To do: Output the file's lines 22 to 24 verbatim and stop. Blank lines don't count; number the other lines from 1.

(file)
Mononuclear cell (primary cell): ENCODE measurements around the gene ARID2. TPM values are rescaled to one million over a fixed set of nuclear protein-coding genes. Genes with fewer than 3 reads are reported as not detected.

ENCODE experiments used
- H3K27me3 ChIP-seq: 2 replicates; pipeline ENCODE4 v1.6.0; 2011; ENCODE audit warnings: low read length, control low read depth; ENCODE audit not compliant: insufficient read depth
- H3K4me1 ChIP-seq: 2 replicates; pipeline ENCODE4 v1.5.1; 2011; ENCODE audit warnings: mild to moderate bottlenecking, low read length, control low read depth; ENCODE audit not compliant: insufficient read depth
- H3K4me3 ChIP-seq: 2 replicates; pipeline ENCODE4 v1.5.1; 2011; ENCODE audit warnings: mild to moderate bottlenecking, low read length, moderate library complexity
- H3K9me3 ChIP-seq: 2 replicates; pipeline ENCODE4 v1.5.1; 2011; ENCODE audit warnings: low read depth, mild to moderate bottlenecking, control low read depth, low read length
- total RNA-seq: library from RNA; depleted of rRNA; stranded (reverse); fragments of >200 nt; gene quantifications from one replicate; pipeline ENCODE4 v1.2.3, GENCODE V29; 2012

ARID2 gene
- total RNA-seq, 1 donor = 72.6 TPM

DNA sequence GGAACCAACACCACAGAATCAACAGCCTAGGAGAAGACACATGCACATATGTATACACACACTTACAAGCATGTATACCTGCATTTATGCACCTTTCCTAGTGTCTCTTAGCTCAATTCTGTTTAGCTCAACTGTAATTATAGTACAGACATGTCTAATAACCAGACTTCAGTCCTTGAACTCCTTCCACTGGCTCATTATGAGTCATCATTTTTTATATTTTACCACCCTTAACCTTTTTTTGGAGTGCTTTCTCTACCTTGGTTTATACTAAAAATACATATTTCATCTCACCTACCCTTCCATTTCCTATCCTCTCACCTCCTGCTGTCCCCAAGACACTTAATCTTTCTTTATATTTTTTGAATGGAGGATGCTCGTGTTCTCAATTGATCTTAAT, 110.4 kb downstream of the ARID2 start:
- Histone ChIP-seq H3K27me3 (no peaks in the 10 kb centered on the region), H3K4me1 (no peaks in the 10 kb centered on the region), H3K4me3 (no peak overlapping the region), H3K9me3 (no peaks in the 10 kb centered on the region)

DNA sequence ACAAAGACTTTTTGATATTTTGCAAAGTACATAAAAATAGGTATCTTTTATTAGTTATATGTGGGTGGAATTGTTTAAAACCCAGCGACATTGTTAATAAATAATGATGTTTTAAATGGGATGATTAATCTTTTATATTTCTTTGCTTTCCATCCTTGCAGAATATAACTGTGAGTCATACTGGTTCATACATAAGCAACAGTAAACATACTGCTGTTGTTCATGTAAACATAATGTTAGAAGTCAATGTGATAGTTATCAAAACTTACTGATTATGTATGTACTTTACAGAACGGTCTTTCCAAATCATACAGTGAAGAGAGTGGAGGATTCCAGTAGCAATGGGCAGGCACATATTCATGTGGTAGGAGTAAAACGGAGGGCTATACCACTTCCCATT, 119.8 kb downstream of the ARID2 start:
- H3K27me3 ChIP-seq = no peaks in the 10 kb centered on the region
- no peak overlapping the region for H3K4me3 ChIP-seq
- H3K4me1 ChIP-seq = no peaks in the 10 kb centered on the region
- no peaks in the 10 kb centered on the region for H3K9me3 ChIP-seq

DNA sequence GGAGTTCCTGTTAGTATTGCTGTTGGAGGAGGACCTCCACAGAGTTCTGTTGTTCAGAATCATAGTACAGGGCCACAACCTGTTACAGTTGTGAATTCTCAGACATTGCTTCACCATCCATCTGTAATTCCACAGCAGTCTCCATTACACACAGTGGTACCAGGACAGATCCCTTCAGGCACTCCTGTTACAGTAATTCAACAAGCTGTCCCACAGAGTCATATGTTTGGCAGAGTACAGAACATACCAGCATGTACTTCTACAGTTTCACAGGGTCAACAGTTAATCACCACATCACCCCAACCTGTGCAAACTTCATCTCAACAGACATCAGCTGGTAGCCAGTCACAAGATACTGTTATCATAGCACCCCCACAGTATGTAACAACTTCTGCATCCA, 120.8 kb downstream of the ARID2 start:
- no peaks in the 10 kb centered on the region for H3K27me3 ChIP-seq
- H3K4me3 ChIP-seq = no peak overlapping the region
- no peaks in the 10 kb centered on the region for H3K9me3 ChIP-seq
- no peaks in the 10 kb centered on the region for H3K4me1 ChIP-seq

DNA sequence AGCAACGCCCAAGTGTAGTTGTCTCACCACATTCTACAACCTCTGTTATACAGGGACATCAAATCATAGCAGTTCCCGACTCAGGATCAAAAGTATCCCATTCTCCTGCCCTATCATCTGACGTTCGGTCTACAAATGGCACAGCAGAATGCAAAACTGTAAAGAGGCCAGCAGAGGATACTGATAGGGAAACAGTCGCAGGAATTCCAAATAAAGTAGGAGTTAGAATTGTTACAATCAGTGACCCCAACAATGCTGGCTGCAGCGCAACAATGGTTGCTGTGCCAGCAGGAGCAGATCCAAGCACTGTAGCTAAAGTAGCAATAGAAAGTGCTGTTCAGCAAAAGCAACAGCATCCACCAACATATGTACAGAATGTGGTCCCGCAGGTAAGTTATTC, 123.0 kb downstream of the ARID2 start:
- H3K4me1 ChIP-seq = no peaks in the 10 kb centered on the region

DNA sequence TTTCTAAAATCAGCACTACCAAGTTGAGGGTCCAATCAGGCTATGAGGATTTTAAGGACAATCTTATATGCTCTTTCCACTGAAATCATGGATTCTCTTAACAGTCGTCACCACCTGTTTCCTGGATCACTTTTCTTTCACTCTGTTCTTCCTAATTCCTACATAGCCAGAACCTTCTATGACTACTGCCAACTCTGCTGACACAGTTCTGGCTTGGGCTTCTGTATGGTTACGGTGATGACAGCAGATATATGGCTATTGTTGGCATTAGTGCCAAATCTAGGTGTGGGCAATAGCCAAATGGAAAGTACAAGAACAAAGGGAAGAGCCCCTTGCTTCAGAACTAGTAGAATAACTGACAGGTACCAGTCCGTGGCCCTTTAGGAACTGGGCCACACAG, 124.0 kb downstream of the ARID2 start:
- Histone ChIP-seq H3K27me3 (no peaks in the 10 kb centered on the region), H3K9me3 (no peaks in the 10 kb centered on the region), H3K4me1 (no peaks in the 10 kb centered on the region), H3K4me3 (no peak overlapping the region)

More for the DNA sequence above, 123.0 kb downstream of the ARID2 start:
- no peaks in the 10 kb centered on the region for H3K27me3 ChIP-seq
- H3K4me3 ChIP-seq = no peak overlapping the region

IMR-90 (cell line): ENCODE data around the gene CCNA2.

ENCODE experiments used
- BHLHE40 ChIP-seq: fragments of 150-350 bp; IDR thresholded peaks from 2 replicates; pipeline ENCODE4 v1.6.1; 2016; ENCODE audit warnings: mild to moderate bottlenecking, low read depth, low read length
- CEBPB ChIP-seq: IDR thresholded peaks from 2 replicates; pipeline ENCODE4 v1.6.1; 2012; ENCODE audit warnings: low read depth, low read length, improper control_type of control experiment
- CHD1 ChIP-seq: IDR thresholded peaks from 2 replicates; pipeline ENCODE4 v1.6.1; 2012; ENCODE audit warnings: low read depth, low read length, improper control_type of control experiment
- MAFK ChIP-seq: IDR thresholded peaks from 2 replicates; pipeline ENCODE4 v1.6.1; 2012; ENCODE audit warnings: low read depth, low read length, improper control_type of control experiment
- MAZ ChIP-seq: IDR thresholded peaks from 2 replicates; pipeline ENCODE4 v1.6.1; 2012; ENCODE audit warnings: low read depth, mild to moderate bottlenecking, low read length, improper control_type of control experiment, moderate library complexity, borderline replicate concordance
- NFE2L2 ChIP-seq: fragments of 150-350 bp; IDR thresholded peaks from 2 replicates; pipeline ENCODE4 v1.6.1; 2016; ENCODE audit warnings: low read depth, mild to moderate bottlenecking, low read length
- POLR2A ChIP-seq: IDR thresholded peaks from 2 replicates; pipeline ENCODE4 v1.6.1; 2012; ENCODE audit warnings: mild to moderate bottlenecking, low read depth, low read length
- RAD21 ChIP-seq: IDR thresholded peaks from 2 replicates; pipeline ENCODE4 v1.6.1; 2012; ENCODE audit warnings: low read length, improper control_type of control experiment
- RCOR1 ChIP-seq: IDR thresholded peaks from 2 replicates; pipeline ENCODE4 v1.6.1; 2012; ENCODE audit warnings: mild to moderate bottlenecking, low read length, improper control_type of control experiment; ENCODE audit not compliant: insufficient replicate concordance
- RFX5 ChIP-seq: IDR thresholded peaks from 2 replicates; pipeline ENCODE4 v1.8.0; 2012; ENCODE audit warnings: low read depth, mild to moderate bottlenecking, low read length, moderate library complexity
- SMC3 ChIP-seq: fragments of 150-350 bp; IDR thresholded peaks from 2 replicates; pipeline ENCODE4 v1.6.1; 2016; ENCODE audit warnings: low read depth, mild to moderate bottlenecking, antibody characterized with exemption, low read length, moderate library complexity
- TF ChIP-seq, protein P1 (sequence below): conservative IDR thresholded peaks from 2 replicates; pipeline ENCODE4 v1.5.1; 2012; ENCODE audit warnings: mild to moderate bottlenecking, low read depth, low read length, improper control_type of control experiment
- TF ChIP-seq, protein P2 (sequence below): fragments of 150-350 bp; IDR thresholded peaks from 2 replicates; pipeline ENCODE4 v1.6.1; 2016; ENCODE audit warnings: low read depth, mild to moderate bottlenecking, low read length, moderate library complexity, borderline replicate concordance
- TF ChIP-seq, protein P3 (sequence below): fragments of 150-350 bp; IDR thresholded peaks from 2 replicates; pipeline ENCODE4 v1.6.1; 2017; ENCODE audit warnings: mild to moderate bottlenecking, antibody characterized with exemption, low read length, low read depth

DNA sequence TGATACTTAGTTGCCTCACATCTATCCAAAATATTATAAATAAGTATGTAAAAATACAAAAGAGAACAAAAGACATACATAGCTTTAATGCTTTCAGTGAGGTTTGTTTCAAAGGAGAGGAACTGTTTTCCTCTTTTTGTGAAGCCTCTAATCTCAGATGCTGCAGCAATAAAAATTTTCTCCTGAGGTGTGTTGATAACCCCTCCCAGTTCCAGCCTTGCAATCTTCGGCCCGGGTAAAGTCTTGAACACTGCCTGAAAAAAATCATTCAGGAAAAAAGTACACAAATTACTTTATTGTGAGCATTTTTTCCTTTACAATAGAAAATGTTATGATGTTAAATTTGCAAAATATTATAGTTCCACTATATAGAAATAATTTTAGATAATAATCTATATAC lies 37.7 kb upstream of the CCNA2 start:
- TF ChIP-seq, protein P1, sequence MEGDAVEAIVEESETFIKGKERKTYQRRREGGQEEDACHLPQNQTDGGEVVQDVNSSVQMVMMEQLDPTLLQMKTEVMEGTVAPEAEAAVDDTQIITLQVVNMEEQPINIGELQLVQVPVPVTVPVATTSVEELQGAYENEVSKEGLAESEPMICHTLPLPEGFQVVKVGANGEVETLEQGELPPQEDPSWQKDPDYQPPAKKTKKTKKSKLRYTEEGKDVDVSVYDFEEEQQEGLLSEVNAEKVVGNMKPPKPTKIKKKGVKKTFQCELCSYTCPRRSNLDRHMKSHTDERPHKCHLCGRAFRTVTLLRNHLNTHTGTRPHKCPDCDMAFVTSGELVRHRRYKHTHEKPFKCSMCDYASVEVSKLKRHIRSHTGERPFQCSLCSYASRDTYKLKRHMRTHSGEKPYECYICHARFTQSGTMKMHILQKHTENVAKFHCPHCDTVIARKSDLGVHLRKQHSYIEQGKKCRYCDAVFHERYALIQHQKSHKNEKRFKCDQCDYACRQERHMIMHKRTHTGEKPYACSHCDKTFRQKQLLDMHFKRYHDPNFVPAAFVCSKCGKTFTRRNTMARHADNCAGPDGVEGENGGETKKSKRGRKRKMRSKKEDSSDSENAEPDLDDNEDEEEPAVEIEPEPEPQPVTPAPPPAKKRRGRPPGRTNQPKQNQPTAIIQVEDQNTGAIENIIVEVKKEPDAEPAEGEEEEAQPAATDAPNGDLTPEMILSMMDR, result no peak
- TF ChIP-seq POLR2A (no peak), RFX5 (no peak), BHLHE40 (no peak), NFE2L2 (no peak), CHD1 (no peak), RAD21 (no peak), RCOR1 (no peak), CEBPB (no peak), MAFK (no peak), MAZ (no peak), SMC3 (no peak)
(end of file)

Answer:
DNA sequence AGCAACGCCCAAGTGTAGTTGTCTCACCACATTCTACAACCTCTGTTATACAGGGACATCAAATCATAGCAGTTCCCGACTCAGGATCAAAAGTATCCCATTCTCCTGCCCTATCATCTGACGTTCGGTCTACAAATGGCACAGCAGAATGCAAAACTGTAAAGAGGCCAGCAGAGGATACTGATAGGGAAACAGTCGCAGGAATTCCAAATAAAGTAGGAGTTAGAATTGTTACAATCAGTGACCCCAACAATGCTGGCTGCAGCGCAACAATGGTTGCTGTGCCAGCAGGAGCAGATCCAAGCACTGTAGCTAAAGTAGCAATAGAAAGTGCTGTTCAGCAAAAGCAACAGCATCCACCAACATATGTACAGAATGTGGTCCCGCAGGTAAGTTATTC, 123.0 kb downstream of the ARID2 start:
- H3K4me1 ChIP-seq = no peaks in the 10 kb centered on the region

DNA sequence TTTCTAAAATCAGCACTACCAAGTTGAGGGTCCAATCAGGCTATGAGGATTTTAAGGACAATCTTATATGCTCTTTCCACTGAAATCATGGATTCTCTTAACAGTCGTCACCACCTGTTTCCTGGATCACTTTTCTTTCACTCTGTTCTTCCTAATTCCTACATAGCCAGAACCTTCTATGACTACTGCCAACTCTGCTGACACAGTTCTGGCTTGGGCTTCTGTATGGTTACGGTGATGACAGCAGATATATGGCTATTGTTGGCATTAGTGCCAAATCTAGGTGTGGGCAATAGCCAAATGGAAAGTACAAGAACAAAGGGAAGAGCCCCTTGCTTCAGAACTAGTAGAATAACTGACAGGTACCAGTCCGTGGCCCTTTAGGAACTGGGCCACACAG, 124.0 kb downstream of the ARID2 start: